Security

Georgian PM: We are ready for negotiations with Russia

by | Feb 8, 2015
irakli_gharibashvili

Irakli Garibashvili at the Munich security conference. (Interpressnews.)

TBILISI, DFWatch–Prime Minister Irakli Garibashivli says Georgia is ready for negotiations with Russia. The two countries have not had diplomatic relations since fighting a brief war more than six years ago.

Georgia’s pro-European course stands firm, the PM underlined at the Munich security conference on Saturday, but his country is nonetheless ready to negotiate with Russia.

Georgia broke off relations with Russia in the wake of the 2008 war, but after a new coalition came to power in 2012, a new channel of direct talks has enabled the resumption of trade and economic cooperation.

Negotiations with Russia is a highly controversial issue in Tbilisi. Garibashivli acknowledged this by adding that any negotiations must be carefully prepared. His administration has taken constructive steps but hasn’t receive an adequate response from Russia, he said.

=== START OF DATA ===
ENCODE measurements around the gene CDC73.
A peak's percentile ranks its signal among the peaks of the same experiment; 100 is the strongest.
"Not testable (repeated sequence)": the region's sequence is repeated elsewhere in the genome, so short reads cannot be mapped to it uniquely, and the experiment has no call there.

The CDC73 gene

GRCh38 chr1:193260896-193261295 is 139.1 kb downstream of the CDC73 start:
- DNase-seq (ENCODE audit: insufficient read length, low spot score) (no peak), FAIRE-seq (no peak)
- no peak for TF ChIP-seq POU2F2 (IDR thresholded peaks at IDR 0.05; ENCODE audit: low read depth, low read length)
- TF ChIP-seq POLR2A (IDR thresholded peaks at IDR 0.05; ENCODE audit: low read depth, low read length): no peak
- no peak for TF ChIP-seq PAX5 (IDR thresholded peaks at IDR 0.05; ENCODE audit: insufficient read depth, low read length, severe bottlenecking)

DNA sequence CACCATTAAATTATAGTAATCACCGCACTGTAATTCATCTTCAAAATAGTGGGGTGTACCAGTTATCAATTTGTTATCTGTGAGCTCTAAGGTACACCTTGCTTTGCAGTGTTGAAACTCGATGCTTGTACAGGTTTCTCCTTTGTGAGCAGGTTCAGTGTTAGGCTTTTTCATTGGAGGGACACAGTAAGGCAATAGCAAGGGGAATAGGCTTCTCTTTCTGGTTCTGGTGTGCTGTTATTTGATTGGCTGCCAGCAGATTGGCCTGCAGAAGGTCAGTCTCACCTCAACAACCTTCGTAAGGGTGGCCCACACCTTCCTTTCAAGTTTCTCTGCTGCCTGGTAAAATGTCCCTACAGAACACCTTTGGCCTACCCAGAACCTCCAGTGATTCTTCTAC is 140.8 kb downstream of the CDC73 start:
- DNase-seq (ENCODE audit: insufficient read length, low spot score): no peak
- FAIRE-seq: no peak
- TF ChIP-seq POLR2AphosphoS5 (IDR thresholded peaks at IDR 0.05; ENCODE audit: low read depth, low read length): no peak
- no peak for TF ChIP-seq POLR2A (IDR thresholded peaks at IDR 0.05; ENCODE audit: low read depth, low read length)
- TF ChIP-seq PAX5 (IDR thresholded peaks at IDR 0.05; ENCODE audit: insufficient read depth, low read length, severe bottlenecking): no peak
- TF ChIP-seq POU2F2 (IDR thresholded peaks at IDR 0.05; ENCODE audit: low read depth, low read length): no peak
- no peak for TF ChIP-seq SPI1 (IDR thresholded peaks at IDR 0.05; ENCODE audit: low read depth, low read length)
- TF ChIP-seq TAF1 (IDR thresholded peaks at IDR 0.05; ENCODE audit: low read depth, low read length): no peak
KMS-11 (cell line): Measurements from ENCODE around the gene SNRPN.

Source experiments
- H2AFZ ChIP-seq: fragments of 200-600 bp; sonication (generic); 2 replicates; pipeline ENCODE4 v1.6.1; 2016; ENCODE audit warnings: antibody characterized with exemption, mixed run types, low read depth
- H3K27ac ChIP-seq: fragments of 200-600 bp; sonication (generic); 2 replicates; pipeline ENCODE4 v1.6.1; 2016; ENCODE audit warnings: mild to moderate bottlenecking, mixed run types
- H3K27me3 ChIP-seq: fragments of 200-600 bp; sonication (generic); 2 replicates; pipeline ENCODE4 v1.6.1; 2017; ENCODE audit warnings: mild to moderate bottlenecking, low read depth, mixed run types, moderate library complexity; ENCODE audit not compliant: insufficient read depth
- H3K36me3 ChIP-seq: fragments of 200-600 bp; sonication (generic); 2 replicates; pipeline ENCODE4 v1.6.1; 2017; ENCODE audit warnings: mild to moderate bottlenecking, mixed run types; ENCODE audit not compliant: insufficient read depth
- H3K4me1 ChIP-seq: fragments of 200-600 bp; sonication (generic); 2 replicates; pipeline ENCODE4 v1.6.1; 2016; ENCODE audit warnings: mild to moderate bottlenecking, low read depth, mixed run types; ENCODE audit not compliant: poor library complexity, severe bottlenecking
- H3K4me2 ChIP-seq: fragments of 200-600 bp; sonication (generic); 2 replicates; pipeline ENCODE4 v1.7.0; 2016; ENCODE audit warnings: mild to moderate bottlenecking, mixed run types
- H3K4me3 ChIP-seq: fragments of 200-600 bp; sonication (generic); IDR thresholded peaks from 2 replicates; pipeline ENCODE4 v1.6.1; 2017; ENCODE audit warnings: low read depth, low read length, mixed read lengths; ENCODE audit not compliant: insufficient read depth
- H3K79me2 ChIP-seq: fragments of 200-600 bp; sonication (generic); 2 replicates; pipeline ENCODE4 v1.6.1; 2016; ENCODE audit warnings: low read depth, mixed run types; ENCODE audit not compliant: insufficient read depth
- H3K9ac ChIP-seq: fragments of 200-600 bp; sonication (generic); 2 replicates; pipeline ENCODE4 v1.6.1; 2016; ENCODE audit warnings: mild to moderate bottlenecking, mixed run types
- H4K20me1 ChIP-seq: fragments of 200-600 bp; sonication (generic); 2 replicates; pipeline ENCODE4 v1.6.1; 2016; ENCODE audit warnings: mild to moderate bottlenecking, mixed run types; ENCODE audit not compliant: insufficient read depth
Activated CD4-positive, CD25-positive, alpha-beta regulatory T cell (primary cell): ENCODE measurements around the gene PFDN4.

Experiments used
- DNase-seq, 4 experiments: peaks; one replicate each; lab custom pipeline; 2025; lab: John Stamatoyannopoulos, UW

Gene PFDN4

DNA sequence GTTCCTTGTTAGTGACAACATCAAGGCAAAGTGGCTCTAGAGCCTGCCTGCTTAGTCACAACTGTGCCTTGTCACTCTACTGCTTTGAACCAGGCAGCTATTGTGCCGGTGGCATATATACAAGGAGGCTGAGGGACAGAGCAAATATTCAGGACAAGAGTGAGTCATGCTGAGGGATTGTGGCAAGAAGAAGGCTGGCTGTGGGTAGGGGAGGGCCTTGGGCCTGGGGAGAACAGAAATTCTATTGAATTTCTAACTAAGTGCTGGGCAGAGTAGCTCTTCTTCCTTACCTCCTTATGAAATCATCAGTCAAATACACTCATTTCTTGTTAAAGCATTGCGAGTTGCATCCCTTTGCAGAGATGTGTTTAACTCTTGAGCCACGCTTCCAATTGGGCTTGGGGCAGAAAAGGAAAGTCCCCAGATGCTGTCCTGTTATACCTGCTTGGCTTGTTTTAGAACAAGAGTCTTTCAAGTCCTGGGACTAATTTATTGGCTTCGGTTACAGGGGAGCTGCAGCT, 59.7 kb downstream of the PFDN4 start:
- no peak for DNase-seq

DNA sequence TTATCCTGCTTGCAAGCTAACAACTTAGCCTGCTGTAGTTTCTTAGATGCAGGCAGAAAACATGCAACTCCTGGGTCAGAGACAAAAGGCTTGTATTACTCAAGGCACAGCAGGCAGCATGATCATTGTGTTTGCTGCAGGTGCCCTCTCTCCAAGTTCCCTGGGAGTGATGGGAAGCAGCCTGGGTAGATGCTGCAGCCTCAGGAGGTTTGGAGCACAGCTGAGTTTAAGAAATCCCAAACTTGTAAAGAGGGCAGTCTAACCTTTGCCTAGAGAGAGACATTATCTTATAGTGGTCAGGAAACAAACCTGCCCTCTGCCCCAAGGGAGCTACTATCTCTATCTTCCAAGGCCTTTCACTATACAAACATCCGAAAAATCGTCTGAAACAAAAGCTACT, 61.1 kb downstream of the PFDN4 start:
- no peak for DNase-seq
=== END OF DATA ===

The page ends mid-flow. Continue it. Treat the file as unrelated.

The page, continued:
Georgia considers the two breakaway regions Abkhazia and South Ossetia occupied by Russia and has warned about a creeping annexation as both regions seek closer ties with Moscow.

The occupied territories do not have a future without Georgia, Garibashvili underlined.

And then there’s the refugees from the wars more than 20 years ago, people who are expected to be able to return at some point.

The PM said as a result of the conflict with Russia, there are more than 400,000 refugees and Georgians who have been ethnically cleansed.

Garibashvili drew a parallel between the problems Georgia has had, with today’s war in Ukraine, which could have been avoided if more attention had been paid to what happened in the 2008 war.

He said the international response to the events in Ukraine is more adequate than what was the case in Georgia.

The crisis in Ukraine could have been avoided if sanctions had been brought against Russia in 2008, Garibashivli said during a session about the Ukraine crisis on Saturday.

Current day events in Ukraine are a continuation of the 2008 war between Russia and Georgia, he argued.



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